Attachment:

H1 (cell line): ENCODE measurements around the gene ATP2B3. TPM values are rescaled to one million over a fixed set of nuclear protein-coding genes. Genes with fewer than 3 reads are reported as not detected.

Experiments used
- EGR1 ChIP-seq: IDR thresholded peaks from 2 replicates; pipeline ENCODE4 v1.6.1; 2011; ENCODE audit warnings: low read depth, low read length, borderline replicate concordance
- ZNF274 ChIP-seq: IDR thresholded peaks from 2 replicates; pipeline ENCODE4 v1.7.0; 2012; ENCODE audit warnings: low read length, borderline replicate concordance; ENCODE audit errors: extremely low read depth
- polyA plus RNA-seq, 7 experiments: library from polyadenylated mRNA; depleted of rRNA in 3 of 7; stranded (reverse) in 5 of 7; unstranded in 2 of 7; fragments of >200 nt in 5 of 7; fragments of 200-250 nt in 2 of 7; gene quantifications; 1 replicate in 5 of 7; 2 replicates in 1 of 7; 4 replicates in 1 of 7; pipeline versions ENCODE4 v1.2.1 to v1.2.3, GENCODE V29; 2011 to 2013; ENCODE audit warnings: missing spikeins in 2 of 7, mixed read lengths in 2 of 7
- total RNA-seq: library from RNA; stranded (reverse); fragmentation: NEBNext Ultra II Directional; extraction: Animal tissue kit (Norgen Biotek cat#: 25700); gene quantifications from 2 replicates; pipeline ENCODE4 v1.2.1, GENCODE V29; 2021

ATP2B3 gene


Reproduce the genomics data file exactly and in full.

H1 (cell line): ENCODE measurements around the gene ATP2B3. TPM values are rescaled to one million over a fixed set of nuclear protein-coding genes. Genes with fewer than 3 reads are reported as not detected.

Experiments used
- EGR1 ChIP-seq: IDR thresholded peaks from 2 replicates; pipeline ENCODE4 v1.6.1; 2011; ENCODE audit warnings: low read depth, low read length, borderline replicate concordance
- ZNF274 ChIP-seq: IDR thresholded peaks from 2 replicates; pipeline ENCODE4 v1.7.0; 2012; ENCODE audit warnings: low read length, borderline replicate concordance; ENCODE audit errors: extremely low read depth
- polyA plus RNA-seq, 7 experiments: library from polyadenylated mRNA; depleted of rRNA in 3 of 7; stranded (reverse) in 5 of 7; unstranded in 2 of 7; fragments of >200 nt in 5 of 7; fragments of 200-250 nt in 2 of 7; gene quantifications; 1 replicate in 5 of 7; 2 replicates in 1 of 7; 4 replicates in 1 of 7; pipeline versions ENCODE4 v1.2.1 to v1.2.3, GENCODE V29; 2011 to 2013; ENCODE audit warnings: missing spikeins in 2 of 7, mixed read lengths in 2 of 7
- total RNA-seq: library from RNA; stranded (reverse); fragmentation: NEBNext Ultra II Directional; extraction: Animal tissue kit (Norgen Biotek cat#: 25700); gene quantifications from 2 replicates; pipeline ENCODE4 v1.2.1, GENCODE V29; 2021

ATP2B3 gene